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How will SVOLT Energy’s cobalt-free battery technology shake the future of cobalt metal?
Jun 11,2020 15:25CST
Source:SMM
According to statistics from the United States Geological Survey in 2015, the world's proven land cobalt resources were about 25 million mt, with reserves of 7.2 million mt. The Democratic Republic of Congo, Australia and Cuba accounted for 68% of the global cobalt reserves. Congo (Gold) is the country with the most abundant cobalt reserves. As of 2014, cobalt reserves in Congo stood at 3.4 million mt, accounting for more than 50% of the world’s total.

SHANGHAI, Jun 11 (SMM) – According to statistics from the United States Geological Survey in 2015, the world's proven land cobalt resources were about 25 million mt, with reserves of 7.2 million mt. The Democratic Republic of Congo, Australia and Cuba accounted for 68% of the global cobalt reserves. Congo (Gold) is the country with the most abundant cobalt reserves. As of 2014, cobalt reserves in Congo stood at 3.4 million mt, accounting for more than 50% of the world’s total.

 

Cobalt provides a stable structure for battery cathode materials, but represents nearly 30% of the cost of cathode materials, which is currently the bottleneck in the development of battery technology. 50% of the cobalt element is used in lithium batteries. On average, each mobile phone uses about 10 g of cobalt, and Tesla uses 13-14 kg of cobalt per electric car.

 

Cobalt resources are limited and cannot support the growth of new energy vehicles (NEVs). The cathode materials have evolved from lithium cobalt oxide (LCO) containing about 60% of cobalt, to the currently commonly used NCM523 and NCM622 containing about 12%-20% of cobalt, and then to NCM811 and NCA containing about 5-10% of cobalt. Since LCO became the first commercialised cathode material, developers have been looking for other materials that can replace cobalt because of its expensiveness and scarcity.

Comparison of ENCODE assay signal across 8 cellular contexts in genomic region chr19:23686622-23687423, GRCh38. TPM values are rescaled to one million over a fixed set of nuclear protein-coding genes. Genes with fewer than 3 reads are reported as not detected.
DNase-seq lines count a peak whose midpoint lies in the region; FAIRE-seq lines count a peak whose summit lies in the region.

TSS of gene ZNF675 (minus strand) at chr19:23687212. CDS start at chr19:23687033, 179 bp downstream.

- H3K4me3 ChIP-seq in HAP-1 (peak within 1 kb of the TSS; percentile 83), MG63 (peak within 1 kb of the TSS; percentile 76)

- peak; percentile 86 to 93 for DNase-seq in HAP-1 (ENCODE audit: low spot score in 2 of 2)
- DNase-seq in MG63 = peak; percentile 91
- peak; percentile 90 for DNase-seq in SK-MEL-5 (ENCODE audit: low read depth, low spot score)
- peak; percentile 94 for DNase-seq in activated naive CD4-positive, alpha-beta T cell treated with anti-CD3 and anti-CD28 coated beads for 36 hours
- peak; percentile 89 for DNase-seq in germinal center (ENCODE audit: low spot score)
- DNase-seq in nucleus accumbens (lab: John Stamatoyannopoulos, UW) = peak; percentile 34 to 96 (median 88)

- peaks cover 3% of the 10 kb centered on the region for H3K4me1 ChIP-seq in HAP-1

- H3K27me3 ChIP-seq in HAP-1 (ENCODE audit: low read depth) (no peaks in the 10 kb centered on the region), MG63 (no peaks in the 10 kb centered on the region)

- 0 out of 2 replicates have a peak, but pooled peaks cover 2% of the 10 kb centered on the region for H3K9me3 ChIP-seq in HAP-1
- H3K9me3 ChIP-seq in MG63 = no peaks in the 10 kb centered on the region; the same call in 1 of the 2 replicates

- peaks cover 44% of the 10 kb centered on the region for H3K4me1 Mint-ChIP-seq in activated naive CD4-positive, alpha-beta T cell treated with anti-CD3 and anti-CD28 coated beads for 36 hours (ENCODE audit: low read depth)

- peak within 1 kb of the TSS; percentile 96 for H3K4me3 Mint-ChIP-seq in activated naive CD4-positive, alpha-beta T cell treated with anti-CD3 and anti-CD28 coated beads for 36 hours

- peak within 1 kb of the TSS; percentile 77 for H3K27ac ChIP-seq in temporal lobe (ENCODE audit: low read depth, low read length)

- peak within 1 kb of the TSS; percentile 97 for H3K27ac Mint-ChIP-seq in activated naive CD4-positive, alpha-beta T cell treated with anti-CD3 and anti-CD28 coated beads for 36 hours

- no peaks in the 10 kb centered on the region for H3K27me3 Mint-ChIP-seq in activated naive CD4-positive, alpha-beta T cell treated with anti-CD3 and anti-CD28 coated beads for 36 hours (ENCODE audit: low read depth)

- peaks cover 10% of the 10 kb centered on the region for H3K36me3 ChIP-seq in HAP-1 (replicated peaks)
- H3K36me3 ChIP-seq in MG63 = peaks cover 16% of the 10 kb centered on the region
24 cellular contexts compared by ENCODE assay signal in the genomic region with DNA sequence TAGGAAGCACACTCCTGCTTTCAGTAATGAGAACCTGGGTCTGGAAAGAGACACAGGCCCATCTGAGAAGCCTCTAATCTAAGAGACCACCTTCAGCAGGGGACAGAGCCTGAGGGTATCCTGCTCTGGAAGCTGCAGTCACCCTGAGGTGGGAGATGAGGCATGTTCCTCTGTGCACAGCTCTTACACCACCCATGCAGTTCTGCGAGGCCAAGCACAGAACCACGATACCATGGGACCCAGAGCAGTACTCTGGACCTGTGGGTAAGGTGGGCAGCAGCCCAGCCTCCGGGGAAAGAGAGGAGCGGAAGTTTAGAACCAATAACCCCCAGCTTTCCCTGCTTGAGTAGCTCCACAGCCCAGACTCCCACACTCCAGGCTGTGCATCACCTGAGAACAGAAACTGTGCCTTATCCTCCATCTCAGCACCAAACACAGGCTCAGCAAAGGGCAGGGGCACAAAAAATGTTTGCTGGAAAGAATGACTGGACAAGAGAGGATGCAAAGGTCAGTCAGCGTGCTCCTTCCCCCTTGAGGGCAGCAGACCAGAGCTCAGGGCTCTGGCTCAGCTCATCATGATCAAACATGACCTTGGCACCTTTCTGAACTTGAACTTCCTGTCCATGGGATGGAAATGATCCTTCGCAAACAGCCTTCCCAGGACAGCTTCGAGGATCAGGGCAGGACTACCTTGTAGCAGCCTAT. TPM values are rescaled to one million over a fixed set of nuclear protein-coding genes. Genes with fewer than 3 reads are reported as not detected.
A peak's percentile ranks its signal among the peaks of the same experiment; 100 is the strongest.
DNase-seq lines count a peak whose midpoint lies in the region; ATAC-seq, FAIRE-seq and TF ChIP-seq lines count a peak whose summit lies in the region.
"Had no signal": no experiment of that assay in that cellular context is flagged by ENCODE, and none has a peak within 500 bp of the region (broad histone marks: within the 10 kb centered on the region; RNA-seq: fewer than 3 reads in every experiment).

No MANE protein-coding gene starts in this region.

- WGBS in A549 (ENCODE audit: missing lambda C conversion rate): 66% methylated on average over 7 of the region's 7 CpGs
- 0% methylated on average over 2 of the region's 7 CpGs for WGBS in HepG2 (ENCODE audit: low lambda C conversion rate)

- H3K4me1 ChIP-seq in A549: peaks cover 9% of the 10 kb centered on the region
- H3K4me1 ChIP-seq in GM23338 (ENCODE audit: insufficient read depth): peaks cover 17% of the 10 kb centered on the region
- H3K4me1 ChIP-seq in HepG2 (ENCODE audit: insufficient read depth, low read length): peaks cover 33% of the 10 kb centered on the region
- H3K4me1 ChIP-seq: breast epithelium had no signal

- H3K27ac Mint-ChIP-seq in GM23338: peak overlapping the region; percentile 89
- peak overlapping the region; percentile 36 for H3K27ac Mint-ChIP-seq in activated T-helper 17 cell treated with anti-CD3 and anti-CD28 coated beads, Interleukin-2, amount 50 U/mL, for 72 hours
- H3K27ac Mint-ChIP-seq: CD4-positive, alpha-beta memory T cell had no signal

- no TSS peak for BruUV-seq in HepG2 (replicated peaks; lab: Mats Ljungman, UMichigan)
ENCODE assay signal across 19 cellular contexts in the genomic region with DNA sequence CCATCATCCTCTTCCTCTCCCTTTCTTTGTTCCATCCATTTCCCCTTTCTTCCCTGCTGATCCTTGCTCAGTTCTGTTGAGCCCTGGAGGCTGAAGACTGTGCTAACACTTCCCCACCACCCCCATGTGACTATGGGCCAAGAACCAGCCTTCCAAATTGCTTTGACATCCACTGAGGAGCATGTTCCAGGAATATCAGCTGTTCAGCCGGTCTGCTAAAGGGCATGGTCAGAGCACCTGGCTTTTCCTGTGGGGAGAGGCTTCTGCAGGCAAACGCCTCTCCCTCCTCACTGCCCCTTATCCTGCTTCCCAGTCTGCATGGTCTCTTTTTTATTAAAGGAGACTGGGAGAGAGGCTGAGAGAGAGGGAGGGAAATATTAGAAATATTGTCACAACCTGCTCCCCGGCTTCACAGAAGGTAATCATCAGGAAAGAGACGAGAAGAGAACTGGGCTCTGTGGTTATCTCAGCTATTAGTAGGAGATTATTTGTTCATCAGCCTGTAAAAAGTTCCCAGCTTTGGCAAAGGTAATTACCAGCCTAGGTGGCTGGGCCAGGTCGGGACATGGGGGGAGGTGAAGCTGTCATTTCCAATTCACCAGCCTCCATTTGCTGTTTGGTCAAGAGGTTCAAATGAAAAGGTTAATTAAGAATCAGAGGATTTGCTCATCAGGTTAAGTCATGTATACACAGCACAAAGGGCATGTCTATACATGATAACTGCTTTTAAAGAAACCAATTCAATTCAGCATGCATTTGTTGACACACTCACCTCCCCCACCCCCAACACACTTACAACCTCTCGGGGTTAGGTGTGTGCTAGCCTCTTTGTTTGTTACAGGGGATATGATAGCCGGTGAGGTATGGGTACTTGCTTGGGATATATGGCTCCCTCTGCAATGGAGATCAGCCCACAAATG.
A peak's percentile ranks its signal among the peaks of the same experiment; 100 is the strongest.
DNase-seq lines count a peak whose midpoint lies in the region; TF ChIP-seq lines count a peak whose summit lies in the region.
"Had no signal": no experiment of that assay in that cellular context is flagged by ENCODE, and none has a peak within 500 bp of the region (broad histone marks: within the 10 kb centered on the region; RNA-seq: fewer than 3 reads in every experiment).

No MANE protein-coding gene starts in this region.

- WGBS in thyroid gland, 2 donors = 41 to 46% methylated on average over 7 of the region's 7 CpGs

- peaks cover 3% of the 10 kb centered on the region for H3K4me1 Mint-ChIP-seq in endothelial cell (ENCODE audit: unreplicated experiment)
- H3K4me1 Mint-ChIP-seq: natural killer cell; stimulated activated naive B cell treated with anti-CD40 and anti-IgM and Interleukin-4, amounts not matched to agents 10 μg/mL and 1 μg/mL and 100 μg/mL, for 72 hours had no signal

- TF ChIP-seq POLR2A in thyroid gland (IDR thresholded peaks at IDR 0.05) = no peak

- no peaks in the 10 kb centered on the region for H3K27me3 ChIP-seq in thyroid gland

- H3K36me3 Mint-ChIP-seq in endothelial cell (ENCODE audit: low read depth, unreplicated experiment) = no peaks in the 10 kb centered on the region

SVOLT Energy Technology

 

On May 18, Yang Hongxin, CEO of SVOLT Energy Technology, said its cobalt-free battery adopts single-crystal cobalt-free material technology, lamination cell design technology, matrix PACK design technology and vehicle regulation class AI manufacturing method to achieve a continuous driving mileage of more than 800 kilometers and a life span of more than 15 years and 1.2 million kilometers.

 

SVOLT currently has two types of nickel lithium manganese oxide battery products. One is based on the 590 module battery design with a capacity of 115Ah and energy density of 245Wh/kg. It can achieve a 15-year 1.2 million-kilometer warranty and is scheduled to be introduced to the market in June 2021. This model is completed on the basis of universal cell size design and can be installed onto most of the new pure electric cars. The other is L6 thin cobalt-free long battery with a capacity of 226Ah. It is the first model in the world that can achieve a continuous driving range of 880 kilometers, and is expected to realise mass production in H2 2021.

 

SVOLT conducted safety tests on its cobalt-free battery and ordinary ternary high-nickel motive power battery at the press conference. The ordinary ternary high-nickel battery got fire in a 140°C oven in 30 minutes, while its cobalt-free battery did not catch fire in an oven in 30 minutes even at a temperature of 150°C.

 

The biggest problem with nickel lithium manganese oxide materials is that it is currently difficult to find a matching electrolyte system. The existing lithium hexafluorophosphate electrolyte system is decomposed due to a voltage of less than 5 volts, and the battery fails as a result. Therefore, market still has doubts about the application of SVOLT’s nickel lithium manganese oxide battery.

 

In 2019, the first cobalt-free battery released by SVOLT is able to reach the same level as NCM811 in terms of the performance of cobalt-free materials and reduce material costs by 5-15% and lower the corresponding battery BOM costs by 5%.